- 5.1 Models selected for polytropes
- 5.2 Models selected for realistic equations of state
- 5.3 Computed quantities
- 5.4 Tables of models and comparison
- 5.5 Detailed comparison

We have started our comparison project by selecting several representative polytropic models, the parameters of which are shown in Tables 1-2. We have chosen

- 1.
- models of very low central density (nearly Newtonian) with slow and rapid rotation,
- 2.
- models of high central density (relativistic) with slow and rapid rotation, and
- 3.
- models at the maximum mass for each EOS.

Note that, the maximum mass model almost coincides with the maximum angular velocity model, unless there is a large phase transition at densities close to the central density of the maximum mass star (cf. Cook et al. 1994b and Stergioulas & Friedman 1995). For all EOSs in this comparison the two models almost coincide.

In order to evaluate the performance of our numerical codes for models with discontinuous density distribution, we also compare a number of homogeneous models which cover both highly relativistic and Newtonian, rapidly rotating and nonrotating cases, as shown in Tables 3 and 4 (the contents of these tables will be described in Sect. 5.4).

As discussed in the previous section, we use six representative realistic EOSs: C, G, L, WFF3+FPS, WFF3+NV and FPS. In addition, we use the causal limit EOS CLES. For each equation of state, we compute several models as shown Tables 5 - 7. The models correspond to the maximum mass model, a fast rotating model and a nonrotating model for each EOS.

For this comparison project, KEH(OR) and KEH(SF) have used grids with ( and () (angularradial) grid-points. In the equatorial plane, half of the radial grid-points are inside the star. BGSM uses 21 41 or 33 65 grid points (note that the notion of "grid points'' is not very significant for a spectral method; the above numbers should better be referred to as the numbers of basis functions employed in the expansions of the physical fields).

Here we summarize the notation of computed physical quantities:

Central energy density

Ratio of polar to equatorial radii

Angular velocity of the star

*M _{0}* Baryon mass

Proper mass

Equatorial circumferential radius

Equatorial coordinate radius

Velocity of comoving observer at the equator

Polar redshift

Central redshift

Equatorial redshift in the backward direction

Equatorial redshift in the forward direction

e Intrinsic eccentricity of the star's surface

Some of the quantities in the above list can be expressed as follows:

(26) | ||

(27) | ||

(28) |

(29) |

(30) |

(31) |

(32) |

(33) |

(34) |

(35) |

(36) |

(37) |

(38) |

(39) |

(40) |

(41) |

(42) |

(43) | ||

(44) | ||

(45) | ||

(46) | ||

(47) | ||

(48) | ||

(49) | ||

(50) | ||

(51) | ||

(52) |

Equilibrium configurations in Newtonian gravity satisfy the following relation:

(53) |

In general relativity, similar relations were first found by Bonazzola (1973).
Recently, two virial identities in general relativity have been discovered
by Gourgoulhon & Bonazzola (1994) and Bonazzola & Gourgoulhon (1994).
Those identities are valid for a general asymptotically flat spacetime.
We can use these identities to estimate the numerical error.
Let us define two quantities and as follows:

(54) |

(55) |

(56) |

(57) | ||

(58) |

(59) | ||

(60) |

In practice, however, it should be noted that the virial identities in the above form are not always close to the accuracy of numerical results. In particular, for GRV2 the integration is done by integrating in the coordinate as seen from the definition of GRV2. If one does not use the coordinate for solving equilibrium structures, one needs to change variables and in that procedure accuracy may be lost and the resultant values may become worse than the "real" accuracy before the variable change.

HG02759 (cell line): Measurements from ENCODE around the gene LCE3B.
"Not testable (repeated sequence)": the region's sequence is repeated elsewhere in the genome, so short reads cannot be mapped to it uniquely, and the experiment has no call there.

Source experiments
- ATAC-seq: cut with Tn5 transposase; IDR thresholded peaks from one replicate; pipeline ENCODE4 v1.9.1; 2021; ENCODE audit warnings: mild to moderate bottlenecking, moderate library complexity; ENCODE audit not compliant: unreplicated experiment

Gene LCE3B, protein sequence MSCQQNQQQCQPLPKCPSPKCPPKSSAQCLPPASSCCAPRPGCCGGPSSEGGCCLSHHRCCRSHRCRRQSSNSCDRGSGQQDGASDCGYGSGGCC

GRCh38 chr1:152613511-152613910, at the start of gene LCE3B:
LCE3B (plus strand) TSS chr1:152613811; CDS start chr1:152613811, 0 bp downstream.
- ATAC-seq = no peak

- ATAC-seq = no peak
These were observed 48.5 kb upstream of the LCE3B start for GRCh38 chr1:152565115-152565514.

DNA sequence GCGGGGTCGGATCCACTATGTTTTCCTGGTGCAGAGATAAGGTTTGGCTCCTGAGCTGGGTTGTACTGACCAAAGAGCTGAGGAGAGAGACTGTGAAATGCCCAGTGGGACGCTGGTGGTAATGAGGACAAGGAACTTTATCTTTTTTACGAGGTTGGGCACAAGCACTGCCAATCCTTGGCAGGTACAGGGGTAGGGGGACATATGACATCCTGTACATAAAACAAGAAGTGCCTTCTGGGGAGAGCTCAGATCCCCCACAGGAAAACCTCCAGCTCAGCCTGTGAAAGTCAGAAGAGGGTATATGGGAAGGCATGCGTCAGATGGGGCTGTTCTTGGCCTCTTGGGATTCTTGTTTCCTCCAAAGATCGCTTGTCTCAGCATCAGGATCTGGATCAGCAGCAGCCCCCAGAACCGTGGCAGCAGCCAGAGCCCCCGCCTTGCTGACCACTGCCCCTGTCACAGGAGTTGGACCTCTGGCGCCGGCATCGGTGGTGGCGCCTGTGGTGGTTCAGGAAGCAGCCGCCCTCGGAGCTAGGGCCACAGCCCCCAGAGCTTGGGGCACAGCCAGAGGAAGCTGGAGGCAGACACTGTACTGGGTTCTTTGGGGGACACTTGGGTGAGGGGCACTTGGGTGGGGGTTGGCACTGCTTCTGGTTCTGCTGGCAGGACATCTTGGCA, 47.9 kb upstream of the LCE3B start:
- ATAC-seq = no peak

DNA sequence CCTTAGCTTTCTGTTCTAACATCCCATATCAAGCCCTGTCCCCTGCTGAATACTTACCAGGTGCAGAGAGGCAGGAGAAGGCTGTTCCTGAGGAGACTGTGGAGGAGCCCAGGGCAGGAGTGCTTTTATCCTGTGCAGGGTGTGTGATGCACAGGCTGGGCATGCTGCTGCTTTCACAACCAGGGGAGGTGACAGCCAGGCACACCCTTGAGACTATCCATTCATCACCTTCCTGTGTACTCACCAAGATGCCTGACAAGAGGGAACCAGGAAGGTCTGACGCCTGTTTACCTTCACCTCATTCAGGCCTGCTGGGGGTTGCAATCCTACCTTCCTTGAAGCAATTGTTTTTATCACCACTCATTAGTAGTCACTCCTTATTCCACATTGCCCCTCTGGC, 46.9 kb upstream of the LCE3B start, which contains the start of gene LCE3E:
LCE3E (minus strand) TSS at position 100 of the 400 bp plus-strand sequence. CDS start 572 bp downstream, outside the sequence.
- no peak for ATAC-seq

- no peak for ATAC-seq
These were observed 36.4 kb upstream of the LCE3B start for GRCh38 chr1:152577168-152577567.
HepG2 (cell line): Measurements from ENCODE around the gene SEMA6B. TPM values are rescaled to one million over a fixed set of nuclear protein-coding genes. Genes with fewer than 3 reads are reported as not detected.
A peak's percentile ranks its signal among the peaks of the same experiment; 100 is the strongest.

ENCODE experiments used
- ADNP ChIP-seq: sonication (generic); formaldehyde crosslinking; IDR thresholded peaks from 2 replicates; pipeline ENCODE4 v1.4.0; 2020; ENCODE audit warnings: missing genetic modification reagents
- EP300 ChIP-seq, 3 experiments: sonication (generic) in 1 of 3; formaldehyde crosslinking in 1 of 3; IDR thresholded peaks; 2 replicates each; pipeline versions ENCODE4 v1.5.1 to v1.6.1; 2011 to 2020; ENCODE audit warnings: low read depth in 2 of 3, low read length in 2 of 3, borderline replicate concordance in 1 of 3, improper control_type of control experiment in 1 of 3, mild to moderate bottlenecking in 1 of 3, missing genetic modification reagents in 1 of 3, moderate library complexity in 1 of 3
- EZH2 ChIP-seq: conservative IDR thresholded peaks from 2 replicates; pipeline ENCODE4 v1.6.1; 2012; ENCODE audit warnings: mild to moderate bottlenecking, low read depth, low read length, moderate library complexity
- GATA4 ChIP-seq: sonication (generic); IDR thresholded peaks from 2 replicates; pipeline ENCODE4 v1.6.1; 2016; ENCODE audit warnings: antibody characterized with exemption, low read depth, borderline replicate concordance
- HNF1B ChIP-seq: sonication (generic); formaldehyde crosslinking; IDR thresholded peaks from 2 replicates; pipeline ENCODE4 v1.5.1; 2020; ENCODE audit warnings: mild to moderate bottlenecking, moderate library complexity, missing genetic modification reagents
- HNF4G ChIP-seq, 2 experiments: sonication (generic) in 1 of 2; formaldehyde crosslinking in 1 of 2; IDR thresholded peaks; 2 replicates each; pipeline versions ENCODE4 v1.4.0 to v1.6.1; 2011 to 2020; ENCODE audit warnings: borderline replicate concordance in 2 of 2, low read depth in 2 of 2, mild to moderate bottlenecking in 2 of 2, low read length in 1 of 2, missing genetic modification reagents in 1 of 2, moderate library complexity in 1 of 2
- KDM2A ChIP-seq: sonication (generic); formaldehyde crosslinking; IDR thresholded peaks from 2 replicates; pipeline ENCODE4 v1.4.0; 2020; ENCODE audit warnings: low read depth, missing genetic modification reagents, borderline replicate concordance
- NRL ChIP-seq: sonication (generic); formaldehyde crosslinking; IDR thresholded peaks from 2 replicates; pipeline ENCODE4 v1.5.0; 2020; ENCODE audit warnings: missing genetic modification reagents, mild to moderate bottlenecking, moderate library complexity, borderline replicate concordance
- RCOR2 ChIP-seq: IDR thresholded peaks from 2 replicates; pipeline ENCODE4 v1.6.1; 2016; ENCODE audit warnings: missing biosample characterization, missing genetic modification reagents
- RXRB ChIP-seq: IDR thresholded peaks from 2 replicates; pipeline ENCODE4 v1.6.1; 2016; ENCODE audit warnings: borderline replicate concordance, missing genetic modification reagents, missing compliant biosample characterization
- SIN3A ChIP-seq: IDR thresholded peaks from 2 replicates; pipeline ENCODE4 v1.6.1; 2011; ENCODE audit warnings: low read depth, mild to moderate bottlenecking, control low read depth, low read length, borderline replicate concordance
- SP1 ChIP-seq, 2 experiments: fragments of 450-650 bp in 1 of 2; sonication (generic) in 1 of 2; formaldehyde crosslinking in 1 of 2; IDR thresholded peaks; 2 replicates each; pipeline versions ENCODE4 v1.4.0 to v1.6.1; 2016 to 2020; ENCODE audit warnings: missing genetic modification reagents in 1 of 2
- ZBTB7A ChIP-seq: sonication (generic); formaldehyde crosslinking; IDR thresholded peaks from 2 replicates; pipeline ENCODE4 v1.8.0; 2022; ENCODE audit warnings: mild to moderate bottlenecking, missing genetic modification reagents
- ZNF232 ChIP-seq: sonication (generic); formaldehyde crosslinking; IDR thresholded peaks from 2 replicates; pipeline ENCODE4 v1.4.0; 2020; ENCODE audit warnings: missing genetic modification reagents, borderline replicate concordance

Concerning the quantity GRV3, the metric potentials in the vacuum region contribute to the integral considerably. It implies that if only the finite regions are treated, as in the KEH(OR) code, a large portion of the integrand cannot be taken into account, However, the expressions for the GRV2 and GRV3 are not unique because we can do the integral by part and replace the second derivatives with the matter terms, using Einstein's equations. In this way, the contribution far away from the star becomes less important. In the KEH(OR) code, GRV2 and GRV3 are evaluated through

(61) |

(62) |

(63) |

This rewrite does not break the mathematical identity. In a sense, it may make "identity" more trivial, and then what information the identities provide us becomes unclear. However, as far as the same expression of the identity in the same code is used, they can play a role as indicators of accuracy among models solved by each code.

Tables 1 and 2 display results for polytropes with
index and 1.5. For each value of the polytropic index *N* we compute the
following models:

- 1.
- a spherical Newtonian model (denoted by the symbol
*sn*), - 2.
- a rapidly rotating Newtonian model (
*rn*), - 3.
- a nearly spherical, relativistic model (
*sr*), - 4.
- the maximum mass model (
*mr*) and - 5.
- a rapidly rotating relativistic model (
*rr*).

For the constant density case (*N* = 0), the spherical Newtonian and
spherical relativistic models are displayed in Table 3
and the rapidly
rotating Newtonian and rapidly rotating relativistic models in
Table 4.
While all other models are specified by the central energy density
and the ratio of the polar radius to the equatorial
radius , constant density models are specified by their
central pressure and .

For realistic equations of state, spherical models are shown in
Table 5
and rotating models with (*br*: binary
pulsar mass and relativistic) and maximum mass models are shown in
Tables 6 and 7.
For the equation of state L, model L(L)*mr* uses four-point
Lagrange interpolation, while L(H)*mr* is the same model but computed